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Int. J. Mol. Sci. 2012, 13(7), 8430-8448; doi:10.3390/ijms13078430

Effect of PACAP in Central and Peripheral Nerve Injuries
Andrea Tamas 1,*, Dora Reglodi 1, Orsolya Farkas 2, Erzsebet Kovesdi 2, Jozsef Pal 2, John T. Povlishock 3, Attila Schwarcz 2, Endre Czeiter 1,2, Zalan Szanto 4, Tamas Doczi 2, Andras Buki 2, and Peter Bukovics 2,
PTE-MTA “Lendulet” PACAP Research Team, Department of Anatomy, University of Pecs, Szigeti. u. 12, H-7624 Pecs, Hungary
MTA-PTE Clinical Neuroscience MR Research Group, Department of Neurosurgery, University of Pecs, Ret u. 2, H-7623 Pecs, Hungary
Department of Anatomy and Neurobiology, Virginia Commonwealth University, 1101 E. Marshall Street Richmond, Richmond, VA 23219, USA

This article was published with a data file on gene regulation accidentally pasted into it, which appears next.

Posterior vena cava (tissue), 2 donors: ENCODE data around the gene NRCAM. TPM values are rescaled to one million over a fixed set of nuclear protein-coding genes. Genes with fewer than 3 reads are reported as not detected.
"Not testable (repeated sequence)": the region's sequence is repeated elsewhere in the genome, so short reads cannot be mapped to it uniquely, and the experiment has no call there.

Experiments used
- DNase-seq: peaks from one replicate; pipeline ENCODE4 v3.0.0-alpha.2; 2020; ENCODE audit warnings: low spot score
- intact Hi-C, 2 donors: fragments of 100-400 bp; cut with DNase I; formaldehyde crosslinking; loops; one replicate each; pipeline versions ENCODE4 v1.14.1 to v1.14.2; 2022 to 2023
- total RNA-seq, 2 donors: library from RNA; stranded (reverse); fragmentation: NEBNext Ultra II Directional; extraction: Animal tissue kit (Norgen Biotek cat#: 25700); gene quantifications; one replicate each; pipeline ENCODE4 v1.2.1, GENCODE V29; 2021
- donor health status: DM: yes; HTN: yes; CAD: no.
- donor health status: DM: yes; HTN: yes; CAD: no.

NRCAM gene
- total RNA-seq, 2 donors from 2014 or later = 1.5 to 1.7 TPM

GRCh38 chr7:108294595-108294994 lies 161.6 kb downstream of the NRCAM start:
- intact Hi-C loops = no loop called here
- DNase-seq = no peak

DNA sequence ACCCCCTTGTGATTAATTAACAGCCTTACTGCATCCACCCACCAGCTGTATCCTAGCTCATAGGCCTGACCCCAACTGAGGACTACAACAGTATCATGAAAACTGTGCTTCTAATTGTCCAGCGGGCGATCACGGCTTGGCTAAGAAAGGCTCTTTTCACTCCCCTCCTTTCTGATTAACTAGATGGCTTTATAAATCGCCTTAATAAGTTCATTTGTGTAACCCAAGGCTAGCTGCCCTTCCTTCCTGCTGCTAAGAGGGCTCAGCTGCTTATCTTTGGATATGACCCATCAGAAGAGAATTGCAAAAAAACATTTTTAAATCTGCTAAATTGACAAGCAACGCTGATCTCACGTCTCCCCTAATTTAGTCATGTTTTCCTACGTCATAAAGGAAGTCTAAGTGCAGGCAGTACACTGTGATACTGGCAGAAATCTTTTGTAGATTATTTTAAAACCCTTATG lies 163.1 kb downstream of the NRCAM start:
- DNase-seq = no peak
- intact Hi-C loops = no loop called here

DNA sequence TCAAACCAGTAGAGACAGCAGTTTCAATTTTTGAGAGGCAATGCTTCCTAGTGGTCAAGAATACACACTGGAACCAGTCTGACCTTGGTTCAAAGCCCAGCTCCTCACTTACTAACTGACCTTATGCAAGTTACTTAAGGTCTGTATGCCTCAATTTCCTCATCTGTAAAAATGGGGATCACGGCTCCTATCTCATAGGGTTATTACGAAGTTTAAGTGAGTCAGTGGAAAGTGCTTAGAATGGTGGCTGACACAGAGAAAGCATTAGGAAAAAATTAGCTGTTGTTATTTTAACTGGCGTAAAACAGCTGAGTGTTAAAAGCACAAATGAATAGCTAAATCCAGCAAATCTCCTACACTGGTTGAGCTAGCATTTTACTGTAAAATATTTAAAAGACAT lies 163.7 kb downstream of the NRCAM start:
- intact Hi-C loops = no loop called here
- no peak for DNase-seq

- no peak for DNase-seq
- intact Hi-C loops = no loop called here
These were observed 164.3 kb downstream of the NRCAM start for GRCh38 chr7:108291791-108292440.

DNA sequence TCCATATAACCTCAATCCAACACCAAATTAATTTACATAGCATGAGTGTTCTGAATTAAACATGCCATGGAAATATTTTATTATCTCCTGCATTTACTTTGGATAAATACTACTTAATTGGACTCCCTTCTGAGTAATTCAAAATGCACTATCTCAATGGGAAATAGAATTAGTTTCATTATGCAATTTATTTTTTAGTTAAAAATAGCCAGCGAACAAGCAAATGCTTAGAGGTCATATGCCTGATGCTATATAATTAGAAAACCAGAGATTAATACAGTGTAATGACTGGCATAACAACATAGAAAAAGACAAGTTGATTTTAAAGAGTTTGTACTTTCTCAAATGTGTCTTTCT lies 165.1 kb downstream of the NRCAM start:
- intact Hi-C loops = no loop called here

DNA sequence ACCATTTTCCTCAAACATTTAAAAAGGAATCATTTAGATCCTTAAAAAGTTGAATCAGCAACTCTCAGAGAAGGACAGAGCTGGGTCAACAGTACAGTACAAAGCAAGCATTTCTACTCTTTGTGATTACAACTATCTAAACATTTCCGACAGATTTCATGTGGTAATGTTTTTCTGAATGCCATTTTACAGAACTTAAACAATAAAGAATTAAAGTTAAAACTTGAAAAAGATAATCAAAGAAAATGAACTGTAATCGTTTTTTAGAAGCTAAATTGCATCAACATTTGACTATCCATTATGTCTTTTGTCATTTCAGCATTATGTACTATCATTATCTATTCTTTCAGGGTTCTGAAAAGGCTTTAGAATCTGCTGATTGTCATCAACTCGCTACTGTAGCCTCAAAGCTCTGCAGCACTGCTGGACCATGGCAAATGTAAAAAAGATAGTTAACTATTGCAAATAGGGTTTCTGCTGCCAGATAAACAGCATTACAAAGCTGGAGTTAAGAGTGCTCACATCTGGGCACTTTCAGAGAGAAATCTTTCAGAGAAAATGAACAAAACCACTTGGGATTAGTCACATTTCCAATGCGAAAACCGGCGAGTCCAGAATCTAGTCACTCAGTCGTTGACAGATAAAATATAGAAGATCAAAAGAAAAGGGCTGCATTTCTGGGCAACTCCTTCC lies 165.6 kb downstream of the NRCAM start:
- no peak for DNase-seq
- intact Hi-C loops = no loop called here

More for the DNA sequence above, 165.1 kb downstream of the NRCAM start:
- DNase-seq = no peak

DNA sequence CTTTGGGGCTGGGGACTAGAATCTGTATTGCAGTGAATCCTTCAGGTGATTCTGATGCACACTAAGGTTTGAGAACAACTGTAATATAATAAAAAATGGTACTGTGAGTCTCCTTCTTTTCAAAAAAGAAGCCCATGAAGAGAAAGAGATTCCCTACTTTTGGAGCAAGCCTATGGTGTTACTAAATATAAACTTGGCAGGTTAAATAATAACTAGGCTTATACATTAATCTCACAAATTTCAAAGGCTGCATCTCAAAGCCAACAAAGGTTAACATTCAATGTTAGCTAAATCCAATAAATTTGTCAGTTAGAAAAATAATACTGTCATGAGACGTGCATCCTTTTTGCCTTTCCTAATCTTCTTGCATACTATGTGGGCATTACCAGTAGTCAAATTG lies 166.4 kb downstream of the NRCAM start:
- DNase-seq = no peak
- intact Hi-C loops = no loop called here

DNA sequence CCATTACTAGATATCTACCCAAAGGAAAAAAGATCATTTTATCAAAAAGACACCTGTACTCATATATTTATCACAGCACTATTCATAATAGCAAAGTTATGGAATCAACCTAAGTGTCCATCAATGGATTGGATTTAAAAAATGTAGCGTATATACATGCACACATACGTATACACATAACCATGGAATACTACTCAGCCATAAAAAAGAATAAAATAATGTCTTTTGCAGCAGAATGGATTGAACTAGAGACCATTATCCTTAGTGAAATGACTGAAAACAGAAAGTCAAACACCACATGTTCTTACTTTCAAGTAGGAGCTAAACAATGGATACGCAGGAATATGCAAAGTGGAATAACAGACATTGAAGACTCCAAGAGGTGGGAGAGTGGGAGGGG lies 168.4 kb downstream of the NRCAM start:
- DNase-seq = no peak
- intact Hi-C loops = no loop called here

Department of Surgery, Medical School, University of Pecs, Ret u. 2., H-7623 Pecs, Hungary
Author to whom correspondence should be addressed; Tel.: +36-72-536001 (ext. 31828); Fax: +36-72-536393.
These authors contributed equally to the present work.
Received: 11 May 2012; in revised form: 25 June 2012 / Accepted: 26 June 2012 / Published: 6 July 2012